Sixty years of broadcasting is definitely worth commemorating, and certainly Badou Lowe and his colonial-era colleagues deserve to be fittingly celebrated for being the pioneers of public broadcasting in our comparatively young nation.
However, 60 years of Radio Gambia is more than the focus on the genesis. Indeed, a lot of other trailblazers followed, among them the directors of the department of Information Services, Dr Lamin Mbaye and Mr Swaebou Conateh who was the head of department when I joined in January 1979.
I understand that other members of staff who left before I arrived included Mr Nana Grey-Johnson former Information minister, Mr Kabirr Faal and Mam Sait Ceesay former Press Officer at State House and currently with The Standard newspaper.
I recall that other senior staff were the late MD Njie, late AA Njie, Mrs Sukai Mbye my first mentor, late Arthur Thomas from whom I took over as the information officer in-charge at our provincial station in Farafenni North Bank Division (now Region), Mr Chernor Jallow who was in CRD (now CRR) and who handed over to Mr Antou Faal, and who would subsequently be my supervisor at headquarters until he retired.
I joined the department with Antou Faal, a colleague who was posted to Janjanbureh CRD when I was sent to Farafenni and then Basse, where I replaced Wally Ndure as the Information officer in URD (now URR).
My predecessors and colleagues at The Gambia News Bulletin office, among others, included Ousman Ceesay, Ahmed Carayol, Wally Ndure; also Mrs Mariam Tambedou and her staff whose office for many years prepared the public notices/announcements/advertisements aired over Radio Gambia.
After all Radio Gambia was a section of the larger department the duties of many of whose staff included working with and for Radio Gambia.
Thus a commemorative programme of activities to mark the event should include, among others, interviews with retired staff as part of a broader narrative that truly captures the history of the institution, and helps enrich the national archives.
At a personal level, I recall that soon after joining the department in January 1979, I participated in a news writing training course held at Mile 7.
I attended the course with Bora Mboge and others whose names I cannot recall now. I believe our lecturers/trainers included Foday Baldeh (then a teacher?) a lawyer, and senior staff of the department including the late Musa Manneh, who was at the time the head of the news room at Radio Gambia.
Many of our colleagues still with the public media have been through Radio Gambia, among them the present GRTS DG and DDG messrs Malick Jeng and Abdoulie Gassama respectively.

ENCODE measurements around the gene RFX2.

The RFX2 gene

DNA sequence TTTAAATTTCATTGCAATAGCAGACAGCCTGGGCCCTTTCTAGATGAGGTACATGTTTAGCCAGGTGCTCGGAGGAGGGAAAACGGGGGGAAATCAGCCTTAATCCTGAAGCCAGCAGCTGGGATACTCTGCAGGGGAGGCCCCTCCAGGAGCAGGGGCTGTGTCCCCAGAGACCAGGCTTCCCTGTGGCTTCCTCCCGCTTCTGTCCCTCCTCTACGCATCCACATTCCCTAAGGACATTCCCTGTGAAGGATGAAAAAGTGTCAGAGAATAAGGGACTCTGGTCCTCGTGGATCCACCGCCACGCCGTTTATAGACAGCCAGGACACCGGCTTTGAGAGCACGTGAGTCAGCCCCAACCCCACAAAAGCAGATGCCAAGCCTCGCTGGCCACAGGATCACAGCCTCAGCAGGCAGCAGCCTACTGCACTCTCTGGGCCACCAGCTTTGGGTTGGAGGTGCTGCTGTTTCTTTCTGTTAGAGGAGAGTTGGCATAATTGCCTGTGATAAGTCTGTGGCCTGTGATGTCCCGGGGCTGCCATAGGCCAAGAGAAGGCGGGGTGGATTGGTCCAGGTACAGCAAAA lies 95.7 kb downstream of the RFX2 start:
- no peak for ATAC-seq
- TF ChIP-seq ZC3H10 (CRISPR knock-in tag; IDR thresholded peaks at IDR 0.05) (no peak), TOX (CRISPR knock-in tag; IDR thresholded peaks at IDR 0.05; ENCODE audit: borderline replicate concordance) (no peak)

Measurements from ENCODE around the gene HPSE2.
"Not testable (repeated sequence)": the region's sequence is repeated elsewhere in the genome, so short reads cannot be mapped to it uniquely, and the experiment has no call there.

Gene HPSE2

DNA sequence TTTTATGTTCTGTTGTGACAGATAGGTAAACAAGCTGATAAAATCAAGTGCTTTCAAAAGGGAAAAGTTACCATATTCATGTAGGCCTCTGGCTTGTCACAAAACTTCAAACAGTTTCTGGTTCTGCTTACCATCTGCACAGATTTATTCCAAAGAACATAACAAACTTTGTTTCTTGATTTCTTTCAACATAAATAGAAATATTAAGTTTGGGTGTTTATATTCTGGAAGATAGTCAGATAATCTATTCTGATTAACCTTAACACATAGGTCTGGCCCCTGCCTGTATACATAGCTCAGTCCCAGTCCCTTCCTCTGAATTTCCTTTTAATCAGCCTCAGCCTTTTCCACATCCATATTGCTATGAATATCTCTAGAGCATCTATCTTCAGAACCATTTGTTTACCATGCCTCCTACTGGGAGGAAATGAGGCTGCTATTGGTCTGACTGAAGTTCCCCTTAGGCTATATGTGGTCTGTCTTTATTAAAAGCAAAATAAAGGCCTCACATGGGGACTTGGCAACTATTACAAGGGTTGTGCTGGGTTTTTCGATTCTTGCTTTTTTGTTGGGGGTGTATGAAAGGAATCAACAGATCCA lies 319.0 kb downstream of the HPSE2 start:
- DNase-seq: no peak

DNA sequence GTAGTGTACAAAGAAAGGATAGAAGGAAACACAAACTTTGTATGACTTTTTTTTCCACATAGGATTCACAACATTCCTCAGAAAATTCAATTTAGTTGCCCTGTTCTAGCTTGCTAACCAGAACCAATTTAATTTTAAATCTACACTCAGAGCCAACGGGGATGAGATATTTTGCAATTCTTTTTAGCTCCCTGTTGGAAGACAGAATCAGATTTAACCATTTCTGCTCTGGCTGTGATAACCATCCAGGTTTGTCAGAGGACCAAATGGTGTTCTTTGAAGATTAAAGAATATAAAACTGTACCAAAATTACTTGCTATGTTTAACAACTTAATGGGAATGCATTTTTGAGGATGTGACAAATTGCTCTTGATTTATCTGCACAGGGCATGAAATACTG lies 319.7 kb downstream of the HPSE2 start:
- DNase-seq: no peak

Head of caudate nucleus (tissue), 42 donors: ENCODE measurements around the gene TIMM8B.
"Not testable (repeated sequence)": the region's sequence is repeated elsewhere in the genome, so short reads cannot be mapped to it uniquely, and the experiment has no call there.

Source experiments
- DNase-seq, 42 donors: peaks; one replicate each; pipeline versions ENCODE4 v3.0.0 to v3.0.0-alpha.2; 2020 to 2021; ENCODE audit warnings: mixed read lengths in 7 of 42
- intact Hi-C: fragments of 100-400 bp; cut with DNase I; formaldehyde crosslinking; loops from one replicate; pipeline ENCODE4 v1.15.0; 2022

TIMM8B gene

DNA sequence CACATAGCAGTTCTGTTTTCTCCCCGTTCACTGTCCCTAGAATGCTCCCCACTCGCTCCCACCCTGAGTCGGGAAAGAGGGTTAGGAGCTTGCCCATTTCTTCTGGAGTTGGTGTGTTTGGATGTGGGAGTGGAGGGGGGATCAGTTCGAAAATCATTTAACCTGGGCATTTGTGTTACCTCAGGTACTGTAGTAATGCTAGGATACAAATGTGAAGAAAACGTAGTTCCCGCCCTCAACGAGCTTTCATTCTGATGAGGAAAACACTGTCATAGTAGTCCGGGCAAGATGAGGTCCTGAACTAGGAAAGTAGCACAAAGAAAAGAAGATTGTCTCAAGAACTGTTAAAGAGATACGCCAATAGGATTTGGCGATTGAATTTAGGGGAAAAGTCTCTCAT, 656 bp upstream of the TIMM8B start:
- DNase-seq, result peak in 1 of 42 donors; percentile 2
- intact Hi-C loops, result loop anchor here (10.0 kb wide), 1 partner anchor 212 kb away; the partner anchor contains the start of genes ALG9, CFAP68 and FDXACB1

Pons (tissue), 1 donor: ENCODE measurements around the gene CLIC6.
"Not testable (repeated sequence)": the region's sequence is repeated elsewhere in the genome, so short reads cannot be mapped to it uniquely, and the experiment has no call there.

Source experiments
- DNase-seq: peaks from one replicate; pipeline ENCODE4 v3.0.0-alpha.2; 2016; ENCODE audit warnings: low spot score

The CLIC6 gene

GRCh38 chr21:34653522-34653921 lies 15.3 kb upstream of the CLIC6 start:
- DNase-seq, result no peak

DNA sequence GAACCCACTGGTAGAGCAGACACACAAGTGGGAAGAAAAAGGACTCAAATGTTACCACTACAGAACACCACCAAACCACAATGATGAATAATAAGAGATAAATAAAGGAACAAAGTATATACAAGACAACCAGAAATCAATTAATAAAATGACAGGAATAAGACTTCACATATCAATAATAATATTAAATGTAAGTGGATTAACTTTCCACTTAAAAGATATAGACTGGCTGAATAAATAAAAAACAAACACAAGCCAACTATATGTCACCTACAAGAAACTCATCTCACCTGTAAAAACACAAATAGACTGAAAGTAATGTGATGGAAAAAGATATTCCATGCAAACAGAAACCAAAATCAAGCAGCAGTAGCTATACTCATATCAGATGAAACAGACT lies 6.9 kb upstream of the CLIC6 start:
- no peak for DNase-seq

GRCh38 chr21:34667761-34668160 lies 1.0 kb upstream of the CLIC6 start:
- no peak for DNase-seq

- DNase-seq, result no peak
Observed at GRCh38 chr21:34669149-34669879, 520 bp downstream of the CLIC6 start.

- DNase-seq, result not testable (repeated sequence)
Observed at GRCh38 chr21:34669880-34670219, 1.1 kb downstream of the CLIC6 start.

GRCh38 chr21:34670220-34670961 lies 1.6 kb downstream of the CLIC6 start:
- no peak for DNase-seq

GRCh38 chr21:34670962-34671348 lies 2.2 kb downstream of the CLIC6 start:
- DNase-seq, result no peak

Malick and Gassama were together at Radio Gambia then – just as now with Gassama working under Malick – for many years; and both of them worked under Aji Lala Hydara who was the head of the newsroom for several years.
Now Aji Lala Hydara deserves special mention as one person whose diligence and sacrifices over decades are unparalleled among her contemporaries at Radio Gambia.
Also worthy of commendation is the late Mrs Sabel Badjan-Jagne – a pioneer of the French news broadcasts at Radio Gambia – who retired as the head of the news room at Radio Gambia. I have a photo of Sabel interviewing President Leopold Sedar Senghore at Banjul international airport when Senghore visited The Gambia.
These and others – including Malick Jeng, Abdoulie Gassama, Amadou Scattered Janneh former Information minister, the rights activist Madi Jobarteh, Ebrima Sankareh the Government Spokesman, were at one time among the staff at the newsroom.
They were the people who labored as the reporters land editors (working diligently behind the scenes) to put together the news they generate plus the news items from colleagues at the head office in Banjul and in the provinces for the daily newscast.
It is that news they toiled to produce which the announcers – the people who become famous because the public got familiar with their voices and names (which is normal and is the case with every tv/radio station in every country worldwide) – go on air to broadcast to the nation.
Again, at a personal level, I recall being a reporter in Banjul and in the provinces, and my reports will be broadcast as news items over Radio Gambia regularly.
In fact, since I joined the department in 1979 and throughout my stay as Information Officer in the provinces – Farafenni, Basse and Mansakonko – I covered every meet-the-farmers your. Then there was a year when I was assigned to lead the team covering the tour of President Jawara, when I provided also the news reports aired by Radio Gambia.
This was because I was a staff of the department – comprising The Gambia News Bulletin section and Film Production Unit both located in Banjul, and Radio Gambia located at Mile 7 Bakau.
The head office of the department was located at the Education Ministry building at Bedford Place in Banjul, where the director had his office.
I joined the department as a Trainee Information Assistant (cub reporter) and worked at the Gambia News Bulletin section in Banjul.